Five Asians ‘Time’ magazine forgot in its 100 most influential list
My thoughts tend to focus on Asians Time forgot. Individuals playing pivotal, if unglamorous, roles in the geopolitical trajectory of the most populous and dynamic economic region
Time magazine’s annual list of the globe’s 100 most influential people always prompts soul-searching in Asia.
Nations keep score. Japanese media revelled in Prime Minister Shinzo Abe and SoftBank’s Masayoshi Son making the cut. Some South Korean outlets even padded the stats, claiming Kim Jong-un and American Olympic sensation Chloe Kim along with President Moon Jae-in. Kudos to India’s diaspora, with solid honorees: Bhavish Aggarwal of Ola, cricketer Virat Kohli, Microsoft’s Satya Nadella and actress Deepika Padukone. And, who knows, even Leo Varadkar, by way of Ireland, too.
But my thoughts tend to focus on Asians Time forgot. Individuals playing pivotal, if unglamorous, roles in the geopolitical trajectory of the most populous and dynamic economic region.
Here are five I wish Time had included:
Liu He: While all eyes are on China’s president for life, Xi Jinping, Liu’s ability to right a listing ship may matter more to posterity. As Xi’s new reform czar, Liu must tame three huge bubbles: credit, debt and pollution. Five-plus years into his tenure, Xi is fanning Beijing’s imbalances. His anti-corruption inquisition seems more about knee-capping rivals than cleansing China Inc. Otherwise, he’d loosen press and internet freedoms, not turn China into more of a black box.
Enter Liu, who’s charged with ensuring China’s underlying fundamentals support Xi’s ambitious plans for overseas dominance. That means shaking up state-owned enterprises, shining daylight on shadow banks and caring more about the quality of growth than the quantity. Humankind has much riding on Liu succeeding in an economy on track to dwarf America’s.
Anthony Tan: Go ahead and toast Uber, but South-East Asians can be plenty proud of Grab, the Singapore car-booking juggernaut Tan co-founded in 2012 with Tan Hooi Ling. While Uber stays with its “barge in” strategy, Grab champions localization. Grab worked with taxi operators, rather than bankrupting them. It offered creative payment options, extended financial help to drivers, dabbled in motorbikes and was more sensitive to security worries. In 2014, SoftBank billionaire Son became Grab’s biggest investor. Just as with Alibaba in 2000, it buttressed Son’s bona fides as a savvy talent scout. But Grab is the homegrown success story South-East Asia needed. By showing vision and flexibility, Tan proved local entrepreneurs can beat Silicon Valley at its own game.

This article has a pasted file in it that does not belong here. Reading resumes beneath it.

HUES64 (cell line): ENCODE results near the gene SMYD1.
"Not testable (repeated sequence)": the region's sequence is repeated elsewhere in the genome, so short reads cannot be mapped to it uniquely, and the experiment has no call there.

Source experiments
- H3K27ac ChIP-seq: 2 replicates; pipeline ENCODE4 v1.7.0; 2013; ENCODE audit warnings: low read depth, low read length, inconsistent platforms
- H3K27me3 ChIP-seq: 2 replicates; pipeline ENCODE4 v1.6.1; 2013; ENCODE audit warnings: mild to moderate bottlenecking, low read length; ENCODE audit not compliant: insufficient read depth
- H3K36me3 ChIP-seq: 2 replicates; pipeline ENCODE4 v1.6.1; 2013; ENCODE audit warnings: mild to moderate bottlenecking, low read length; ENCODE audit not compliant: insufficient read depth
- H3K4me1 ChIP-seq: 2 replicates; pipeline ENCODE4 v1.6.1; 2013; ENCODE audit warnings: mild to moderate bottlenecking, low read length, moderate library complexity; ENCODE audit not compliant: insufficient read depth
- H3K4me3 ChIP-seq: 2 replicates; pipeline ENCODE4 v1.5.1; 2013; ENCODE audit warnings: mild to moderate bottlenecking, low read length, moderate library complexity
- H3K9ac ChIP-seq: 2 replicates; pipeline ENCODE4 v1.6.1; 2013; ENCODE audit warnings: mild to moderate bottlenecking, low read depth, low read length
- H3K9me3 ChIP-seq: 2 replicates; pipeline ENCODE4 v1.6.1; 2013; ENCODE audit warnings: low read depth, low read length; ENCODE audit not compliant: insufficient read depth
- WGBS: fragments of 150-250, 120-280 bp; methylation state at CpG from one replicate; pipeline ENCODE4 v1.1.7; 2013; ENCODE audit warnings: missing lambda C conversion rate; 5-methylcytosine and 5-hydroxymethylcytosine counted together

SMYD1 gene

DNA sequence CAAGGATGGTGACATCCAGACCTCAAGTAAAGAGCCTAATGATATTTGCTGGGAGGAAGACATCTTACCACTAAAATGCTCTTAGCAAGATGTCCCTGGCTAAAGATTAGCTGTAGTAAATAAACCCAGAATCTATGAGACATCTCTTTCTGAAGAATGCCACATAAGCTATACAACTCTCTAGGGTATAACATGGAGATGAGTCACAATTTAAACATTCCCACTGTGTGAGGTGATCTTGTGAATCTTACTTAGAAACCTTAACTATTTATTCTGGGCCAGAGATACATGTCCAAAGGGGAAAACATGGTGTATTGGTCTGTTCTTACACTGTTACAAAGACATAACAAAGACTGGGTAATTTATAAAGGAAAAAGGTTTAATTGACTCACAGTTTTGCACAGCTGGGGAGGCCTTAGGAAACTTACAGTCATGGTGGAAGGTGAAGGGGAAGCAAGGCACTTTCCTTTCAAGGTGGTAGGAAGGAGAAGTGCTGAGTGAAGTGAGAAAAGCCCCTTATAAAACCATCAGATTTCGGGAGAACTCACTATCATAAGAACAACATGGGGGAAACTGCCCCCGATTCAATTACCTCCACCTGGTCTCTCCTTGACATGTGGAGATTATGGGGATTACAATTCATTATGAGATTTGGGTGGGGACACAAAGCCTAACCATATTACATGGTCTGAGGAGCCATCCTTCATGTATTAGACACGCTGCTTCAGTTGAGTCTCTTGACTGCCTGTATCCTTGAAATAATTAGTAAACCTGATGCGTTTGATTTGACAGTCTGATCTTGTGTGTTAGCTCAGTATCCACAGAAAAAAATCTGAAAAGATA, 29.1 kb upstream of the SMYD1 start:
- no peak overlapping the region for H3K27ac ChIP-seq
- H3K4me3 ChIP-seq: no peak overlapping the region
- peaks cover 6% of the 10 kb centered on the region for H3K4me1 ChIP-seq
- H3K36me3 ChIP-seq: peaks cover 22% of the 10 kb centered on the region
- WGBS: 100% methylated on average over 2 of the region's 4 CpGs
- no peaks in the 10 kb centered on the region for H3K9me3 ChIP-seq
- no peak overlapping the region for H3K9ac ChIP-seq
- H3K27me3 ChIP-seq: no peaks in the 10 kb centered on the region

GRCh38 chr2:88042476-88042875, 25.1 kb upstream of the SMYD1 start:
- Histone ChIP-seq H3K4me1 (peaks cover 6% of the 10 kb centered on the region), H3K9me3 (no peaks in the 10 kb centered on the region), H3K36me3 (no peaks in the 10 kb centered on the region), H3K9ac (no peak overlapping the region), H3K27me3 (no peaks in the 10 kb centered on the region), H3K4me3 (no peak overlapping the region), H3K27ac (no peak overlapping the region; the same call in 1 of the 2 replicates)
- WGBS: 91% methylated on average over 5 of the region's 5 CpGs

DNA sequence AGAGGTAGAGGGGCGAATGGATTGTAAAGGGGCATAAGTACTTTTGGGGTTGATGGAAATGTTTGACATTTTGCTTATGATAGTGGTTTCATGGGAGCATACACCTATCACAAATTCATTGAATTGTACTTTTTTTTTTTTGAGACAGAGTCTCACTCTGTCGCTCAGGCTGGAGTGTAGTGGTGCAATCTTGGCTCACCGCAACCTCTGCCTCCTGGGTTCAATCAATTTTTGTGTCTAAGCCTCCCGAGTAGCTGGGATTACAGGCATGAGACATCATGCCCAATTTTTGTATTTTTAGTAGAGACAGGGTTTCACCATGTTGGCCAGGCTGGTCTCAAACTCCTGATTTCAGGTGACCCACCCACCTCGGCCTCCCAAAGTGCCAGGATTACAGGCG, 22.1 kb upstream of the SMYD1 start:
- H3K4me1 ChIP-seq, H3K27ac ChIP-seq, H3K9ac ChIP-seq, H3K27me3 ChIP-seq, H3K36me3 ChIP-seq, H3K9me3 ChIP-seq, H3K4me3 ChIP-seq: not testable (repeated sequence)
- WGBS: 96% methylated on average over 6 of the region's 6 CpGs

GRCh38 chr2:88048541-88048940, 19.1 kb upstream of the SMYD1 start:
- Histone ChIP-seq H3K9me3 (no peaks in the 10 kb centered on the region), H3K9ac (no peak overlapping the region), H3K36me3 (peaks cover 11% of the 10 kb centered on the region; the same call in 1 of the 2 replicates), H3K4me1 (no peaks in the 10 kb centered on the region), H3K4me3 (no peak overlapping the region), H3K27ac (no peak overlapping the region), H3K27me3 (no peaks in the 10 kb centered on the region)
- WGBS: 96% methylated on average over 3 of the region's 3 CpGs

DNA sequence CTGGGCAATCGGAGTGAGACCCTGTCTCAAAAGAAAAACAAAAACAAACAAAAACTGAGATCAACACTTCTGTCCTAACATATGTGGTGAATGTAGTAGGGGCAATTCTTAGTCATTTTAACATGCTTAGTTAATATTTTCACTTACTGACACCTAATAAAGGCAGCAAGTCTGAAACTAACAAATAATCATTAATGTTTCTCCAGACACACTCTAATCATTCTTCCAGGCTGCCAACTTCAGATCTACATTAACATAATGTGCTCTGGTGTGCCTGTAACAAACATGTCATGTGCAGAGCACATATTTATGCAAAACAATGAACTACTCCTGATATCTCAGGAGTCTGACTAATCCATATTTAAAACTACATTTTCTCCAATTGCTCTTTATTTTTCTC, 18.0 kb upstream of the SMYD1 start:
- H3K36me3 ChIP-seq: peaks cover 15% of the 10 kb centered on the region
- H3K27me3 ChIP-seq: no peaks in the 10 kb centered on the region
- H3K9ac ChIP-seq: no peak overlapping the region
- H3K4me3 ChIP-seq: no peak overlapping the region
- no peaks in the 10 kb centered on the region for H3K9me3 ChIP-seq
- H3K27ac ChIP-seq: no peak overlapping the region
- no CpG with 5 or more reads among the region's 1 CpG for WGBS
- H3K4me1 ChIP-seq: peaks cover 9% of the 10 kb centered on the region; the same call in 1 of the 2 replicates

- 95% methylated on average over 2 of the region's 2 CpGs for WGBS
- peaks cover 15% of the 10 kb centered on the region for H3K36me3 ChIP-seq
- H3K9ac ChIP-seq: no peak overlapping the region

Nestor Espenilla: Ok, so the head of the Philippine central bank may seem a reach on a list including Canada’s Justin Trudeau, London’s Sadiq Khan and New Zealand’s Jacinda Ardern. But few globalized economies are in a more tenuous state than President Rodrigo Duterte’s. Since 2016, Duterte has turned away from good-governance reforms to fight a bloody war of choice against drugs. It’s worrying credit raters, turning off investors and denting Manila’s soft power.
That puts Espenilla on the front lines. Since Espenilla took over in July, he’s been slow to hike interest rates—just as critics worried. By trying to avoid Duterte’s cross hairs, is Espenilla enabling a price surge that could foment instability? Accelerating inflation—4.3% in March—is adding to the powder-keg dynamic in a geopolitically pivotal nation. South-East Asia had better hope Espenilla gets on the case, and soon.
Haruhiko Kuroda: Not to overload Time’s list with central bankers and technocrats, but Japan is holding many strings that could upend markets and global conventional wisdom. One connects to global equities, which have gotten a nice lift since 2013 from the Bank of Japan governor’s policies. Along with flooding the world with yen, Kuroda’s Bank of Japan (BoJ) bought up 45% of the government bond market and more than 75% of the exchange-traded fund universe. Kuroda also will be the face of continuity should Abe resign. The prime minister is beset by scandals—one over cronyism, one over his sycophantic support for Donald Trump’s chaotic White House. Any moves Kuroda makes to “taper” the BoJ’s titanically large asset purchases could soon shake a bond, stock and currency market near you, and soon.
Narendra Modi: While India’s prime minister made Time’s list in 2017, he, oddly, didn’t this year or in 2016. Granted, Trump’s wacky quarrels with rivals and allies alike hoard our attention. So do Xi’s growing ambitions to build a global system with Chinese characteristics. Yet this week’s Xi-Modi tête-à-tête in central China is a look at a future few in the West can see through the trees of Trumpian chaos.How the leaders of the two most populous nations, and fastest-growing major economies, interact will dictate what kind of world Washington encounters in 2025 and beyond. And then there’s the 2019 general election. The world has a huge stake in whether Modi uses the next 12 months to accelerate moves to cut red tape, open protected sectors, reduce poverty and empower women—or rests on his laurels. Today’s 7%-plus growth is a vital window of opportunity to raise India’s economic game. Time, literally and figuratively, is not on Modi’s side.
William Pesek, based in Tokyo, is a former columnist for Barron’s and Bloomberg and author of Japanization: What the World Can Learn from Japan’s Lost Decades.
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